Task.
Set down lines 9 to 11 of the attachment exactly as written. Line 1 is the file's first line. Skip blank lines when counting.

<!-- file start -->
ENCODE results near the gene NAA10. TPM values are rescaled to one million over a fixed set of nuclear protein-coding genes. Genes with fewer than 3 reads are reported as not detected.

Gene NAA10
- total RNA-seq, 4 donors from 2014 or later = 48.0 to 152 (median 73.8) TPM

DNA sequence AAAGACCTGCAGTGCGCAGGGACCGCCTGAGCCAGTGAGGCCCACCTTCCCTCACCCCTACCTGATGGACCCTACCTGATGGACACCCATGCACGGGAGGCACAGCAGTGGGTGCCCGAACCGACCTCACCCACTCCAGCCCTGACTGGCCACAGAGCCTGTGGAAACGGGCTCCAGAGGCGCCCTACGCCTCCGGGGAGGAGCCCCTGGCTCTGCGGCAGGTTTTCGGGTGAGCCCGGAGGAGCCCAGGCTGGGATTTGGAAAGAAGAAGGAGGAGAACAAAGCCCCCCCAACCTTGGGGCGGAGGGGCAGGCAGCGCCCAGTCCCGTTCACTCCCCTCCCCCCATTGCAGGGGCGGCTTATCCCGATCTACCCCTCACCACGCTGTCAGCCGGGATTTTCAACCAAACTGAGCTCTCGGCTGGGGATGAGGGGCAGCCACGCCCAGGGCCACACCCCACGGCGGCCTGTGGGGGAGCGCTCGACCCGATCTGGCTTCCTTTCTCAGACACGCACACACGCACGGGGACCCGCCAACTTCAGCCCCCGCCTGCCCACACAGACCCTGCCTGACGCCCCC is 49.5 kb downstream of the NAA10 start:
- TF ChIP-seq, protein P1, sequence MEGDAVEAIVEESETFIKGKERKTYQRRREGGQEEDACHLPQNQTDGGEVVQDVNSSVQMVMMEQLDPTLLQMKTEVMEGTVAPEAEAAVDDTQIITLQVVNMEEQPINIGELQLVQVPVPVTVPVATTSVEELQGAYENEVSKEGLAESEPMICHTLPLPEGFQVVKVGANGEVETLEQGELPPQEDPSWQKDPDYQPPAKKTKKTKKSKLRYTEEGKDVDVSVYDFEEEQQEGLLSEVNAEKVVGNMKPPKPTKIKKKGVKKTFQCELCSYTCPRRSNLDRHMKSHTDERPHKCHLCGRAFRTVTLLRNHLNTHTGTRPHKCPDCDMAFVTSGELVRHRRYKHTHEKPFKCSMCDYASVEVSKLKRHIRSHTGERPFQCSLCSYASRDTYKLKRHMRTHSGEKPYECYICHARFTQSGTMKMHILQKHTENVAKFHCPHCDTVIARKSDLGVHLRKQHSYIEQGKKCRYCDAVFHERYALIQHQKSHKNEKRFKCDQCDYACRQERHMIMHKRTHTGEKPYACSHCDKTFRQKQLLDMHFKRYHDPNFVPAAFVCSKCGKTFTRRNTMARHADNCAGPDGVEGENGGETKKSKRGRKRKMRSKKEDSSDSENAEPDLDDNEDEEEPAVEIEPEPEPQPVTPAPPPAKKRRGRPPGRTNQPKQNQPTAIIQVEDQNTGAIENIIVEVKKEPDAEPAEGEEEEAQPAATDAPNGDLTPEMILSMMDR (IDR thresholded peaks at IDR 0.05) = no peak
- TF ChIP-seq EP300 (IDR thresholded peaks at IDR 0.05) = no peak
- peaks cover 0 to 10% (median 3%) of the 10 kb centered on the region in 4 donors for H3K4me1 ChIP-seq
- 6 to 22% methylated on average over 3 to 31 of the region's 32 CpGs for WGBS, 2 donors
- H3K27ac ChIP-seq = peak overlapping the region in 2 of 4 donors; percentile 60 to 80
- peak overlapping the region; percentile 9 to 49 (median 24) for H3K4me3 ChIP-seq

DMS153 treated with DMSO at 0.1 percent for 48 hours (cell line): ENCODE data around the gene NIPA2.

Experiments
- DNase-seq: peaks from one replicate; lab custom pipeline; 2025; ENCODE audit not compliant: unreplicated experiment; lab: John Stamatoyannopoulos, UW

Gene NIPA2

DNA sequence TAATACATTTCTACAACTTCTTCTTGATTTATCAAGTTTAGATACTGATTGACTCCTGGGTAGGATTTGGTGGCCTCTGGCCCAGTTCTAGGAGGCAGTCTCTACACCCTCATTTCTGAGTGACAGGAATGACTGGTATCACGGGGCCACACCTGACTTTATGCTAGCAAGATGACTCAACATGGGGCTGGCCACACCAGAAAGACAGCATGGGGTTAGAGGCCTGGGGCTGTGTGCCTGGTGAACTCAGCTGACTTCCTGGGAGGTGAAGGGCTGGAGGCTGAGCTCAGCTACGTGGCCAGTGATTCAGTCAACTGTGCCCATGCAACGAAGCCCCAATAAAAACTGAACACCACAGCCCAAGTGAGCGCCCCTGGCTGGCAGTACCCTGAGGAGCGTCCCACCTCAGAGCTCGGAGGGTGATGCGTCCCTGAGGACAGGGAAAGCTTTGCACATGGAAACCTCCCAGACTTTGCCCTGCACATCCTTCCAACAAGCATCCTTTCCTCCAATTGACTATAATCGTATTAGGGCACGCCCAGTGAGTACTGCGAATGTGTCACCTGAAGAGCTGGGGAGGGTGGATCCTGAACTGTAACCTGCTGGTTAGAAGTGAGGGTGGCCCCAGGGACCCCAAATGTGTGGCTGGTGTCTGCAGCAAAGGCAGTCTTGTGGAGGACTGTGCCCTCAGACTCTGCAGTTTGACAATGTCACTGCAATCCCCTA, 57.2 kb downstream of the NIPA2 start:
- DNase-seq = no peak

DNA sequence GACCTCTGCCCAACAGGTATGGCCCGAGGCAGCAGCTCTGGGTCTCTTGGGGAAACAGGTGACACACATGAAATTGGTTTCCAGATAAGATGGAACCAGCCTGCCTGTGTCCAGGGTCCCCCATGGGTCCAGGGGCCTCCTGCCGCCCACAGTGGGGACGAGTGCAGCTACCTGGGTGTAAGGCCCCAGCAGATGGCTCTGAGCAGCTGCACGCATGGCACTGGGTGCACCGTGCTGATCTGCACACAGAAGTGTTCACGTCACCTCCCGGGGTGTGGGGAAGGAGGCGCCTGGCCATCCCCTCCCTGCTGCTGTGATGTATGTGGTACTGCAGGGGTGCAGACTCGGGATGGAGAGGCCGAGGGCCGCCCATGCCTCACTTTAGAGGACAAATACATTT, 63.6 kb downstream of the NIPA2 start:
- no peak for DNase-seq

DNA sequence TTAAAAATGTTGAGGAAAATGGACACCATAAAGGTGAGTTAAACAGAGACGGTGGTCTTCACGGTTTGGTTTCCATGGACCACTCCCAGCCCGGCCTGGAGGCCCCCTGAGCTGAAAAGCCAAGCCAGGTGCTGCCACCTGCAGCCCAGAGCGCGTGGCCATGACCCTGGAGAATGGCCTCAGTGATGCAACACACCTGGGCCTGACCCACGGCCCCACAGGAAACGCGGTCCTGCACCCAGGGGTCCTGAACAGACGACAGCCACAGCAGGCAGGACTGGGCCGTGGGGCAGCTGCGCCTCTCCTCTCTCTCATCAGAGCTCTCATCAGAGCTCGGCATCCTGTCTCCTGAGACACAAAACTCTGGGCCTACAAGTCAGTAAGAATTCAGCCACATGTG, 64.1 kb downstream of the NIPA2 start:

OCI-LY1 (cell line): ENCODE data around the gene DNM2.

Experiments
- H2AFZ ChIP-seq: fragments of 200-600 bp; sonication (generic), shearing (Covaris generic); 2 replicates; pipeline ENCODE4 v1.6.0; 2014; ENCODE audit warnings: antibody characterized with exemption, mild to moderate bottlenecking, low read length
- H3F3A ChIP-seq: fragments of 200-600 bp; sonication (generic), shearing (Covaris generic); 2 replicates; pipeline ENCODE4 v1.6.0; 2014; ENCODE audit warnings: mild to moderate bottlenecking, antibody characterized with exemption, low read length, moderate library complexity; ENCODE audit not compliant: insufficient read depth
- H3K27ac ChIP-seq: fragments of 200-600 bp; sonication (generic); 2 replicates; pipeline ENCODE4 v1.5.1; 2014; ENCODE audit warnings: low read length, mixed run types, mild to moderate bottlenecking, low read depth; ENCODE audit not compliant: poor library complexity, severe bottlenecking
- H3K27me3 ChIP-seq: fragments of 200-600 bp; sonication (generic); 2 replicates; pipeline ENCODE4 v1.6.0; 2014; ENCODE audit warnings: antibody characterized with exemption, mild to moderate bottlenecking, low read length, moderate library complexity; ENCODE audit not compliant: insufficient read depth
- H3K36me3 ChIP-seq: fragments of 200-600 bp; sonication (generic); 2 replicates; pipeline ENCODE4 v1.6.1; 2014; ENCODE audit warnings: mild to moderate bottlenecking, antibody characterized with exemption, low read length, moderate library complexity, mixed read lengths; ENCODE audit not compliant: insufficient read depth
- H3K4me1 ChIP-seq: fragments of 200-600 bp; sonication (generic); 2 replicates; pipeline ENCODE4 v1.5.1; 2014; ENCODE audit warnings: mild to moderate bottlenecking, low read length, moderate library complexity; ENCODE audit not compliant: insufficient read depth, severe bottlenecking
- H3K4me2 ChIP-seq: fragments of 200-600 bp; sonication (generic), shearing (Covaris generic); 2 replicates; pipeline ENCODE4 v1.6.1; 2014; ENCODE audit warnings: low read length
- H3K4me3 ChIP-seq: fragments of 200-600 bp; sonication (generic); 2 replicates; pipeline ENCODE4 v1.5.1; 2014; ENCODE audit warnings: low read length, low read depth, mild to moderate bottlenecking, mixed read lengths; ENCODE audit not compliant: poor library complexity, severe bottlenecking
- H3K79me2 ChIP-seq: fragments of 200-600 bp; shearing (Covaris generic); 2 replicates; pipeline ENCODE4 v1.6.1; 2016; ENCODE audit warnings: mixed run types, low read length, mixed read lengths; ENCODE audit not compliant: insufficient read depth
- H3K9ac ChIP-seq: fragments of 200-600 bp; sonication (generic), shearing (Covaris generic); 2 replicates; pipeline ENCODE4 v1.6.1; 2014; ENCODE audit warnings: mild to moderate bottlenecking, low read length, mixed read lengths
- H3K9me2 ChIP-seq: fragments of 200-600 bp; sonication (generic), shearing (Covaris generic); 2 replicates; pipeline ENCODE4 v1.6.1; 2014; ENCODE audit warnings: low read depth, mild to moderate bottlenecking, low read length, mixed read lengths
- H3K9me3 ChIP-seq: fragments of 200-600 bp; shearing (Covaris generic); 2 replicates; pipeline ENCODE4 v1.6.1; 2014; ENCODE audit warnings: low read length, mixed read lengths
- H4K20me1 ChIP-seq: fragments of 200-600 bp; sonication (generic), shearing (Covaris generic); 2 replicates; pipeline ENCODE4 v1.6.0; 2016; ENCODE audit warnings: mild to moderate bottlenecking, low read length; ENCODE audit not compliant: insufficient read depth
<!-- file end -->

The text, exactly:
- H3K27ac ChIP-seq = peak overlapping the region in 2 of 4 donors; percentile 60 to 80
- peak overlapping the region; percentile 9 to 49 (median 24) for H3K4me3 ChIP-seq

DMS153 treated with DMSO at 0.1 percent for 48 hours (cell line): ENCODE data around the gene NIPA2.